This Is Your Brain on Science…and Justice
By Nathan Nye
When I told my friends that I was watching a PBS documentary called Brains on Trial, the reaction I consistently got was, “What does that mean?”
“Are the brains on trial?”
“So it’s a courtroom full of brains?”
These were of course jokes, but they reveal an interesting truth—ironically, most of us don’t think about our brains very often.
As a disclaimer, I am not a scientist. My understanding of neurology is as vast as my knowledge of astrophysics, which is to say, infinitesimal. However, it’s impossible not to absorb a few basic facts if you’ve been in the education system for 17 years and have access to the Internet—the brain is the unit of the body that creates both function, and the idea of self (this is as far as my knowledge goes). However, we only rarely consciously consider this intersection of anatomy, neurology, and chemistry when creating our idea of our own and other’s personhood.
Which brings me back to Brains on Trial, a two part series, which began last night on PBS. I was excited to watch not only because it’s hosted by Alan Alda (Arnie Vinick is the only Republican I’ve considered voting for), but because KIE professor Walter Sinnott-Armstrong had a significant hand in helping shape the content of the program. The basic idea is that each part will explore ways in which MRI technology could be used to determine guilt or innocence in a courtroom.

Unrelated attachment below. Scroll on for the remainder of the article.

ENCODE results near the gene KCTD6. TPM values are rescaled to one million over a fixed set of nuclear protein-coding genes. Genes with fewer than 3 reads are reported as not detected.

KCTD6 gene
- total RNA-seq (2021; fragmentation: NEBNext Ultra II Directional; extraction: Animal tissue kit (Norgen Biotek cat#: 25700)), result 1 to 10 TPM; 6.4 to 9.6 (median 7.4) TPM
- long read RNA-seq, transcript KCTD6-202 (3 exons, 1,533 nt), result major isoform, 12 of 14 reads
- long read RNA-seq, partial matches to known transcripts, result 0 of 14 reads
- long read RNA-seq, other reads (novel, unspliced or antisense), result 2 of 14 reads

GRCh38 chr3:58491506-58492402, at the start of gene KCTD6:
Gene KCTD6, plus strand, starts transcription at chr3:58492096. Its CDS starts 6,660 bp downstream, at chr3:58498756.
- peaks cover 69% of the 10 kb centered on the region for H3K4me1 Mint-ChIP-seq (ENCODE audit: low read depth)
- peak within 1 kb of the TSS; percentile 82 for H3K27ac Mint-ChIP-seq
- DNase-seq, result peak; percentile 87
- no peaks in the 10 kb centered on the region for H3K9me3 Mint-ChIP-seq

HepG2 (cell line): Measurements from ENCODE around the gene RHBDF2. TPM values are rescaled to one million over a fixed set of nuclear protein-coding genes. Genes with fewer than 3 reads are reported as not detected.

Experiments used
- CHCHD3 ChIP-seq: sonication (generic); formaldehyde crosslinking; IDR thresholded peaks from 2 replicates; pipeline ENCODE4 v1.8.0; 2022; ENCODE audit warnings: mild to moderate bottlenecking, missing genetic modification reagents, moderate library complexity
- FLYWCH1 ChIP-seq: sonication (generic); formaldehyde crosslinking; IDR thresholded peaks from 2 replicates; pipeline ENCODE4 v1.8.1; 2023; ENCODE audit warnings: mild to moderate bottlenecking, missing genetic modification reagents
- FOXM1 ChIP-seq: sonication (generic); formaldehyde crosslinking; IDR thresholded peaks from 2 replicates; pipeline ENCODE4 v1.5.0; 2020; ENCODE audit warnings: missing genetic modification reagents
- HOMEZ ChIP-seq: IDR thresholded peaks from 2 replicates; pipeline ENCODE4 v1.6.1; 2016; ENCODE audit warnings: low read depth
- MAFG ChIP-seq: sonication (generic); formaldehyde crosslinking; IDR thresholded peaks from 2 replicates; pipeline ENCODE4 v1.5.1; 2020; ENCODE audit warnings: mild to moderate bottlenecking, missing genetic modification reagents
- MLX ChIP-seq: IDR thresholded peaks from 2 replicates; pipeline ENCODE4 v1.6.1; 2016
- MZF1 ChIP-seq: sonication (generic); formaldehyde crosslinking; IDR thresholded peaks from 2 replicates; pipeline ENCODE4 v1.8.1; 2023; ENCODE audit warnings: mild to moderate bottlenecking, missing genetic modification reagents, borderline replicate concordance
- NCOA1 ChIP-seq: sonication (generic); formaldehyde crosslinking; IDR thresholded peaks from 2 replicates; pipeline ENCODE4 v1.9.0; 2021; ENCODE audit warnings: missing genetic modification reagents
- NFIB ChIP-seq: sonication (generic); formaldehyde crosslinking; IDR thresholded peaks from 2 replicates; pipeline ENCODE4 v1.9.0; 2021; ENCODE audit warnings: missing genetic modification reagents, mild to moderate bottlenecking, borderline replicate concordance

What struck me watching Alan Alda exploring the ways in which MRI could be used in the criminal justice system was the cautious approach all of the researchers took. No one posited this technology was always accurate or appropriate for court proceedings. Why? Because as one expert said early on, when we lend scientific weight to something, juries can accept it as the only version of the truth, when the process behind the science is often more complicated. Which got me thinking: How do we think about guilt, science, and our brains?
Scientific evidence isn’t always available or reliable. Since the dawn of forensic evidence (accelerated by the ever-popular police procedural TV drama), we’ve considered those admissions to be hard and fast, when really; there is room for error as proven by many stories and documentaries. We’re more comfortable with what is generally considered to be objective evidence than eyewitness accounts and police reports.
However, this kind of thinking is the same thing that keeps researchers from introducing MRI into the courtroom. They’re afraid that people will cling to this evidence when, as the documentary shows, it’s nowhere near 100% accurate. The entire documentary is fascinating and led me to the conclusion that justice is often more art than science, but that doesn’t mean science shouldn’t have a role in the system.
Check your local listings to find out when Brains on Trial is on and sit down for a stimulating ride.